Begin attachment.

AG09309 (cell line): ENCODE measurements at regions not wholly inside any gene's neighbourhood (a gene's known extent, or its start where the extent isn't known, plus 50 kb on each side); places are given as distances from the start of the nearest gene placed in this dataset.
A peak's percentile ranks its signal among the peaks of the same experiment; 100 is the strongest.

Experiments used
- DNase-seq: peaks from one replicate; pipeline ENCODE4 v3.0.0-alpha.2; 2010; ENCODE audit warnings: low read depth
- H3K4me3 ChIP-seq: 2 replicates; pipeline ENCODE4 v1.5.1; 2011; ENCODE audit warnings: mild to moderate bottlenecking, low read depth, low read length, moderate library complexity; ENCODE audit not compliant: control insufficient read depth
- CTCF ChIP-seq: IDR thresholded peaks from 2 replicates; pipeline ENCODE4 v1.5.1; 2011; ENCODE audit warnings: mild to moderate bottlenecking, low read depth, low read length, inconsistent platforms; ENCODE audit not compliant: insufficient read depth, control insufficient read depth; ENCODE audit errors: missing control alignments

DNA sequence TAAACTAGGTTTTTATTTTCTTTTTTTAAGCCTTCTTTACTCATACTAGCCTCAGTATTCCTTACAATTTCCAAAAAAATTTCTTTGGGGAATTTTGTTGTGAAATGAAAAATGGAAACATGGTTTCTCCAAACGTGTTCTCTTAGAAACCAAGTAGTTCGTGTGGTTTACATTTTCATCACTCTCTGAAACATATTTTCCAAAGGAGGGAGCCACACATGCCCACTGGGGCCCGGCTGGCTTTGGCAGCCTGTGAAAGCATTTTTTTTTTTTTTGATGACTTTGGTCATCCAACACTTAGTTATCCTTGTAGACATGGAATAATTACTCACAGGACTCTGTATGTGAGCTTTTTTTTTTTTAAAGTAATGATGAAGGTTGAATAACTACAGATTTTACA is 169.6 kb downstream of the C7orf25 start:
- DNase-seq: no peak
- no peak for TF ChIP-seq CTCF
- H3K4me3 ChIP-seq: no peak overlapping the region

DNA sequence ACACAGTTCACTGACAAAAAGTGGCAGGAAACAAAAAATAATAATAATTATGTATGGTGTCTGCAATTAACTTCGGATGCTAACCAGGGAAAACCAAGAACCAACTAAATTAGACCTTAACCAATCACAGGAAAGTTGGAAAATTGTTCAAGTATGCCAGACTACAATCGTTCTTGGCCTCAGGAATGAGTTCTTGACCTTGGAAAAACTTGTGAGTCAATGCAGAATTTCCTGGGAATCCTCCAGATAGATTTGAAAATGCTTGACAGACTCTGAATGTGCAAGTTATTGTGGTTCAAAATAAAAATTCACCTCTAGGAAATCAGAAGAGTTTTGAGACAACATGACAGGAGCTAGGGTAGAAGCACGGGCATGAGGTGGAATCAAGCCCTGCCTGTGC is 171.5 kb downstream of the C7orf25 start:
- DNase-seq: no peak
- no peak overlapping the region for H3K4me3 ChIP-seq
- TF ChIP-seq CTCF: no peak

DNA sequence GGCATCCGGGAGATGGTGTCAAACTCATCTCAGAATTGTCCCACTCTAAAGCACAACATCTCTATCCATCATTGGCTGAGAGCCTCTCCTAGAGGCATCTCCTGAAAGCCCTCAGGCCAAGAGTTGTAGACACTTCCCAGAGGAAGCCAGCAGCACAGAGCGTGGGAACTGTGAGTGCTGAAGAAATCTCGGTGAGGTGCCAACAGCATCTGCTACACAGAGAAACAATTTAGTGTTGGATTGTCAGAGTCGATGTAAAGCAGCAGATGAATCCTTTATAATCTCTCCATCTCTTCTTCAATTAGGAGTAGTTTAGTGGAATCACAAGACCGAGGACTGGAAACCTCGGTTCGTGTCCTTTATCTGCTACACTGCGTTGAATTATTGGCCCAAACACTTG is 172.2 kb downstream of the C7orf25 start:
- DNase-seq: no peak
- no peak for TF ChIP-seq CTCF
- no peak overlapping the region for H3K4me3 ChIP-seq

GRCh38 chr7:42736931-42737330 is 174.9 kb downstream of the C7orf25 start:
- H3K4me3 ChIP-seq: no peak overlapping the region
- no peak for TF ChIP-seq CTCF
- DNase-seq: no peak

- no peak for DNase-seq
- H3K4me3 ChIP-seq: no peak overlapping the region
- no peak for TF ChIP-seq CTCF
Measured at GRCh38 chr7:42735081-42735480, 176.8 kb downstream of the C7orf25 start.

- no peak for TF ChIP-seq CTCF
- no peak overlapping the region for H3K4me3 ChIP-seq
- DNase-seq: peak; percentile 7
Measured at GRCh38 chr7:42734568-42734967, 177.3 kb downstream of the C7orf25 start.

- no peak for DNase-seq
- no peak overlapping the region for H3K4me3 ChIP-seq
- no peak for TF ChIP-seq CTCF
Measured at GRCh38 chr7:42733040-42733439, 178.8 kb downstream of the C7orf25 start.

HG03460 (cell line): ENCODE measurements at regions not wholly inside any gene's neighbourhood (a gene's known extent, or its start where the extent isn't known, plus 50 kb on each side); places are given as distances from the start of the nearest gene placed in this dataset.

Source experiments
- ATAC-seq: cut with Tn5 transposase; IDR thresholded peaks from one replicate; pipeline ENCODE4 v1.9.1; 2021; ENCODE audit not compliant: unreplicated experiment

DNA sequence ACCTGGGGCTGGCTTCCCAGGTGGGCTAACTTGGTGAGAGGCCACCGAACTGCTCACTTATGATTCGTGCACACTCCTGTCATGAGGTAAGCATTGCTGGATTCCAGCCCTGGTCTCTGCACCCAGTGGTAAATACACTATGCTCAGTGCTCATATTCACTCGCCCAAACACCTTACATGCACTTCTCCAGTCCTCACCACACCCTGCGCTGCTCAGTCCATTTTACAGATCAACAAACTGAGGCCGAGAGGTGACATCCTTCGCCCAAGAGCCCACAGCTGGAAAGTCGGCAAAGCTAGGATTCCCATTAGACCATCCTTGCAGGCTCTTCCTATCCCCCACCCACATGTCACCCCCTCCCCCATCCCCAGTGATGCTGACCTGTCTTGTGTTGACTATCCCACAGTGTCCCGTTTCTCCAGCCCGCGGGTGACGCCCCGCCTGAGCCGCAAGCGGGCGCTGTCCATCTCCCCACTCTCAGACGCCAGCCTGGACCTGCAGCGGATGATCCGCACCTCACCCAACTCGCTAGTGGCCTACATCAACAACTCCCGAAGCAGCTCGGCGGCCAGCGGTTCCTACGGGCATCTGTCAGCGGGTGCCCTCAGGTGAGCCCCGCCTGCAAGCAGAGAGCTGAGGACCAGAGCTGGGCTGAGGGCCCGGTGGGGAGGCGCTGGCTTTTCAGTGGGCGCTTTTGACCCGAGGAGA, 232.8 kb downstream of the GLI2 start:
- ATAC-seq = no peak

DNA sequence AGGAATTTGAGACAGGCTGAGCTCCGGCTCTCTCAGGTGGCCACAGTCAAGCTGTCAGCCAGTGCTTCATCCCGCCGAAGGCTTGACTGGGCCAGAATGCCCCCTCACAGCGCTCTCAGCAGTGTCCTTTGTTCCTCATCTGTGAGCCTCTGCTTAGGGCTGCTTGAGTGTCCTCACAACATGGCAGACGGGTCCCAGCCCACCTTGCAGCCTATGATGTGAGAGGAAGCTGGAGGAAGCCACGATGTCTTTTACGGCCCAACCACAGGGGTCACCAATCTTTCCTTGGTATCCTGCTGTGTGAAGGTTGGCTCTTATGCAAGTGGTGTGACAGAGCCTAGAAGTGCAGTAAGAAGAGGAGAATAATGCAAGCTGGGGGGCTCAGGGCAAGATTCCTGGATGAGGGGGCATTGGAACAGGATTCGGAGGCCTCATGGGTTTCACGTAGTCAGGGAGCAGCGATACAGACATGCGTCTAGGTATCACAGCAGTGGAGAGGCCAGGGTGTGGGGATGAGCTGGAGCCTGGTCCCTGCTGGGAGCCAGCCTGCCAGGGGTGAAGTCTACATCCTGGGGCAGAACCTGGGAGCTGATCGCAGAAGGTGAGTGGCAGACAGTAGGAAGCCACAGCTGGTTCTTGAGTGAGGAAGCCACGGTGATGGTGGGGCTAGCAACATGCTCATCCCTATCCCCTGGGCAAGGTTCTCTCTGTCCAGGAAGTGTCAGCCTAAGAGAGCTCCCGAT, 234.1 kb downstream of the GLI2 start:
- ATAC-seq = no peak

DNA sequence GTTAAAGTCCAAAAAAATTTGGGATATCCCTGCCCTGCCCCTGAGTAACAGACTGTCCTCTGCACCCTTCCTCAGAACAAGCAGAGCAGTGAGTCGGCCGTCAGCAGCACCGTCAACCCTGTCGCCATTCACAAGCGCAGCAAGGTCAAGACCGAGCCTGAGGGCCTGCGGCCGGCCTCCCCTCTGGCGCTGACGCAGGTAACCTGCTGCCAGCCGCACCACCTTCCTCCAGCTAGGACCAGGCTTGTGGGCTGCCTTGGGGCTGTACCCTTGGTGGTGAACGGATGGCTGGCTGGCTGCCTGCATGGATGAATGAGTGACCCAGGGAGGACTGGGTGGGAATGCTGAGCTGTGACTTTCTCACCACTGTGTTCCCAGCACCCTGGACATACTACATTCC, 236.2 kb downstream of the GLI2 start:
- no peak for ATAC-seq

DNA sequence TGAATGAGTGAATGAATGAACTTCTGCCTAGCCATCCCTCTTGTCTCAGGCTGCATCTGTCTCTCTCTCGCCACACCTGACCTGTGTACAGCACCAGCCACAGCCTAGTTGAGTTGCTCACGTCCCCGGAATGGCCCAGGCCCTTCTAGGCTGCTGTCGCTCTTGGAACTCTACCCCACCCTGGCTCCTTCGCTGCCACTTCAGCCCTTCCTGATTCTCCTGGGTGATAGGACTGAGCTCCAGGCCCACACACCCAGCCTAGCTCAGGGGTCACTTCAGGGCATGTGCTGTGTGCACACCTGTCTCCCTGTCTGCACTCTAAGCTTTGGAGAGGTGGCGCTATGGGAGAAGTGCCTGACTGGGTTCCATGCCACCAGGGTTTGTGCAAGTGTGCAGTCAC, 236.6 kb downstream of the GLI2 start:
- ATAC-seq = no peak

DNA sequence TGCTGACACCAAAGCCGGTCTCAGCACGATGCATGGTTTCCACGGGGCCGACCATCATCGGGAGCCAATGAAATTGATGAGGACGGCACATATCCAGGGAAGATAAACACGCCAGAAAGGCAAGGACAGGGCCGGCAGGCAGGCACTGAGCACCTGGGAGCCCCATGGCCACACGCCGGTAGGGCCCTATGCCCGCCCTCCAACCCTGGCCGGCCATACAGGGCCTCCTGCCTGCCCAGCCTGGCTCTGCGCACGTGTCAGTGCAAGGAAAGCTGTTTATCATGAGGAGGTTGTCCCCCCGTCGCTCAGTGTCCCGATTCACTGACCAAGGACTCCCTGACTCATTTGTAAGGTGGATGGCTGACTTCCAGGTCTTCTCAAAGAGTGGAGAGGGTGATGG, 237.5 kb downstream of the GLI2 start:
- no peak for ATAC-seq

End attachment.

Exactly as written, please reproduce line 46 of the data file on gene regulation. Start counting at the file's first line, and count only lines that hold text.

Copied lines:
DNA sequence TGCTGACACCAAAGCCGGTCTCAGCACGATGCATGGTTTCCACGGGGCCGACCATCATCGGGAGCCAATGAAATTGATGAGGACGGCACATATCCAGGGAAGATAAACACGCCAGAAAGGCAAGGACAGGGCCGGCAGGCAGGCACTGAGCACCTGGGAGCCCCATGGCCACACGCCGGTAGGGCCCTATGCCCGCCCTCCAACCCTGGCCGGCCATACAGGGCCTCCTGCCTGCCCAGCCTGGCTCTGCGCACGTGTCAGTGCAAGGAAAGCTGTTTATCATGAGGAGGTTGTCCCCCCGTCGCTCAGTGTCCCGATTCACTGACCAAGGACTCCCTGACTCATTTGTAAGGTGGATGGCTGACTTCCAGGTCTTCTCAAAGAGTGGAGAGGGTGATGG, 237.5 kb downstream of the GLI2 start: